By Jacob G. Hornberger
August 06, 2021"Information
Clearing House" - "FFF"
This month marks the 75h anniversary of the
U.S. atomic bombings of Hiroshima and Nagasaki.
While proponents of the bombings have long justified
them on the basis that they shortened World War II,
the fact is that they were war crimes. The only
reason why President Truman and the pilots who
dropped the bombs were not prosecuted as war
criminals is because the United States ended up
winning the war.
It has long been pointed out that
Japan had expressed a willingness to surrender. The
only condition was that the Japanese emperor not be
abused or executed.
President Truman refused to agree to
that condition. Like his predecessor Franklin
Roosevelt, Truman demanded ďunconditional
That was why Japan continued fighting.
Japanese officials naturally assumed that U.S.
officials were going to do some very bad things to
their emperor, including torture and execution. In
the minds of Japanese officials, why else would the
United States not be willing to agree to that one
condition, especially given that it would have meant
the end of the war?
The dark irony is that Truman ended up
accepting the condition anyway, only after he
pulverized the people in Hiroshima and Nagasaki with
No Advertising - No Government Grants - This Is
In an excellent op-ed in the Los
Angeles Times today entitled ďU.S. Leaders Knew
We Didnít Have to Drop Atomic Bombs on Japan to Win
the War. We Did It AnywayĒ the authors point out:
Seven of the United Statesí eight
five-star Army and Navy officers in 1945 agreed
with the Navyís vitriolic assessment. Generals
Dwight Eisenhower, Douglas MacArthur and Henry
ďHapĒ Arnold and Admirals William Leahy, Chester
Nimitz, Ernest King, and William Halsey are on
record stating that the atomic bombs were either
militarily unnecessary, morally reprehensible,
Keep in mind that there is nothing in
the principles of warfare that required Truman and
Roosevelt to demand the unconditional surrender of
Japan (or Germany). Wars can be ó and often are ó
ended with terms of surrender. Both presidents were
willing to sacrifice countless people on both sides
of the conflict to attain their demand for
But Trumanís unconditional surrender
demand is not why his action constituted a war
crime. This bombings constituted war crimes because
they targeted non-combatants, including children,
women, and seniors with death as a way to bring
about an unconditional surrender of the Japanese
It has long been considered a rule of
warfare that armies fight armies in war. They donít
target non-combatants. The intentional killing of
non-combatants is considered a war crime.
A good example of this principle
involved the case of Lt. William Calley in the
Vietnam War. Calley and his men shot and killed
numerous non-combatants in a South Vietnamese
village. The victims included women and children.
The U.S military prosecuted Calley as
a war criminal ó and rightly so. While the deaths of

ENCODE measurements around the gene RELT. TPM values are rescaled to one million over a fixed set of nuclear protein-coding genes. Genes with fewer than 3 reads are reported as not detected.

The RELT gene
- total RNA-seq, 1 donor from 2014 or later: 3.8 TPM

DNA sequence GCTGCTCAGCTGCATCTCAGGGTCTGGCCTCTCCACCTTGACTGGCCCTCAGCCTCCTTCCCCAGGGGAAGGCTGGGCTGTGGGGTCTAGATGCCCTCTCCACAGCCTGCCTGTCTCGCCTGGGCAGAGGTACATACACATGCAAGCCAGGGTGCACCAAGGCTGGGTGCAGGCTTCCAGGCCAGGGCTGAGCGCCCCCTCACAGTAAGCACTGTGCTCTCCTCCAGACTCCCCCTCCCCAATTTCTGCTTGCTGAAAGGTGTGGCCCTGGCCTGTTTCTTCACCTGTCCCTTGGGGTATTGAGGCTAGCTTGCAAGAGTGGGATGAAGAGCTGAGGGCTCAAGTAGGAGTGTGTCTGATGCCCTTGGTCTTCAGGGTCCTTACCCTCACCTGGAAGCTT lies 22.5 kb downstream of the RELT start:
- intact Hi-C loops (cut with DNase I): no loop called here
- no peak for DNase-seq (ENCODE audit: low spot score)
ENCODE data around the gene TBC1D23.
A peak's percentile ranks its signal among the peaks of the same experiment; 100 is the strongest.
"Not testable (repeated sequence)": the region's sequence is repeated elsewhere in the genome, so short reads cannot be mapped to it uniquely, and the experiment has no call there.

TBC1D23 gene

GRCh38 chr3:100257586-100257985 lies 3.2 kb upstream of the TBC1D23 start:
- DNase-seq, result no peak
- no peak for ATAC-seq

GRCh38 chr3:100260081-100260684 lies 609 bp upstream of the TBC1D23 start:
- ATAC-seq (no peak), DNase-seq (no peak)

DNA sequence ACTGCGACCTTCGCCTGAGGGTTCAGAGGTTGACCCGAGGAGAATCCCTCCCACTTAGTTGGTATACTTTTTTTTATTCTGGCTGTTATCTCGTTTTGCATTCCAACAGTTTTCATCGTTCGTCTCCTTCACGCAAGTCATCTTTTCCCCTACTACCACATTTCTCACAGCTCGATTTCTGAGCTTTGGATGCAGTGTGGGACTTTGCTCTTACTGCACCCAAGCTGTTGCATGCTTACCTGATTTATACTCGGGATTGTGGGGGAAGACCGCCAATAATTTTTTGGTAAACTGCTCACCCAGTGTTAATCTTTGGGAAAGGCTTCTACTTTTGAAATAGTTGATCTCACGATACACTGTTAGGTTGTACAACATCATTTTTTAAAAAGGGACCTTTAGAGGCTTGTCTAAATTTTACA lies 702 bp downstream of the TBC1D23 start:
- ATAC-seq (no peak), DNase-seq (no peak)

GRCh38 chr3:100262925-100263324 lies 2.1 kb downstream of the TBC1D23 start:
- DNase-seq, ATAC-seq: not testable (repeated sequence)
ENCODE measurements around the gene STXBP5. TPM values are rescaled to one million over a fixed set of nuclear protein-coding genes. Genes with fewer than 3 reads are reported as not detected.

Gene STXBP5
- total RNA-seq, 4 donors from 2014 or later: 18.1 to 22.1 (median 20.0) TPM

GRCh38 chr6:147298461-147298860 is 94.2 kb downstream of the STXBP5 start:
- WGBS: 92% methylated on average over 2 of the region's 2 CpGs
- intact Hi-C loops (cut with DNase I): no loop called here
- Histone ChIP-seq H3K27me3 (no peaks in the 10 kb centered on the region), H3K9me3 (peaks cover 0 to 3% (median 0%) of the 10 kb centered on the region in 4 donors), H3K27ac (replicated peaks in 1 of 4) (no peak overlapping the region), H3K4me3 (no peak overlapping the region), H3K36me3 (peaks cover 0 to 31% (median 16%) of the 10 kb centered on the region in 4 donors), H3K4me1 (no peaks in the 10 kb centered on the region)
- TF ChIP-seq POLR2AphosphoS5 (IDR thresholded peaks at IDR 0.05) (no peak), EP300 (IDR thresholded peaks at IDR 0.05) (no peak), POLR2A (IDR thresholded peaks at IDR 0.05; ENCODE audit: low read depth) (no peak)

non-combatants oftentimes occurs incidentally to
wartime operations, it is a war crime to
specifically target them for death.
Truman justified his action by arguing
that the bombings shortened the war and, therefore,
saved the lives of thousands of American soldiers
and Japanese people if an invasion had become
necessary. It is a justification that has been
repeated ever since by proponents of the bombings.
There are two big problems with that
First, an invasion would not have been
necessary. All that Truman had to do was to accept
Japanís only condition for surrender, and that would
have meant the end of the war, without the deaths
that would have come with an invasion and that did
come with the bombings of Hiroshima and Nagasaki.
More important, the fact that lives of
American soldiers would have been saved is not a
moral or legal justification for targeting
non-combatants. If Calley had maintained at his
trial that his actions were intended to shorten the
Vietnam War, his defense would have been rejected.
He would have still be convicted for war crimes.
Soldiers die in war. That is the
nature of war. To kill women, children, and seniors
in the hopes of saving the lives of soldiers by
shortening the war is not only a war crime, it is
also an act of extreme cowardice. If an invasion of
Japan would have become necessary to win the war,
thereby resulting in the deaths of thousands of U.S.
soldiers, then thatís just the way that war works.
Itís also worth pointing out that
Japan never had any intention of invading and
conquering the United States. The only reason that
Japan bombed Pearl Harbor was in the hope of
knocking out the U.S. Pacific fleet, not as a
prelude to invading Hawaii or the continental United
States but simply to prevent the U.S. from
interfering with Japanís efforts to secure oil in
the Dutch East Indies.
And why was Japan so desperate for oil
as to initiate war against the United States?
Because President Franklin Roosevelt had imposed a
highly effective oil embargo on Japan as a way to
maneuver the Japanese into attacking the United
FDRís plan, of course, succeeded,
which ended up costing the lives of hundreds of
thousands of American soldiers and millions of
Japanese citizens, including those at Hiroshima and
Jacob G. Hornberger is founder and president
of The Future of Freedom Foundation. He was born and
raised in Laredo, Texas, and received his B.A. in
economics from Virginia Military Institute and his
law degree from the University of Texas. He was a
trial attorney for twelve years in Texas. He also
was an adjunct professor at the University of
Dallas, where he taught law and economics
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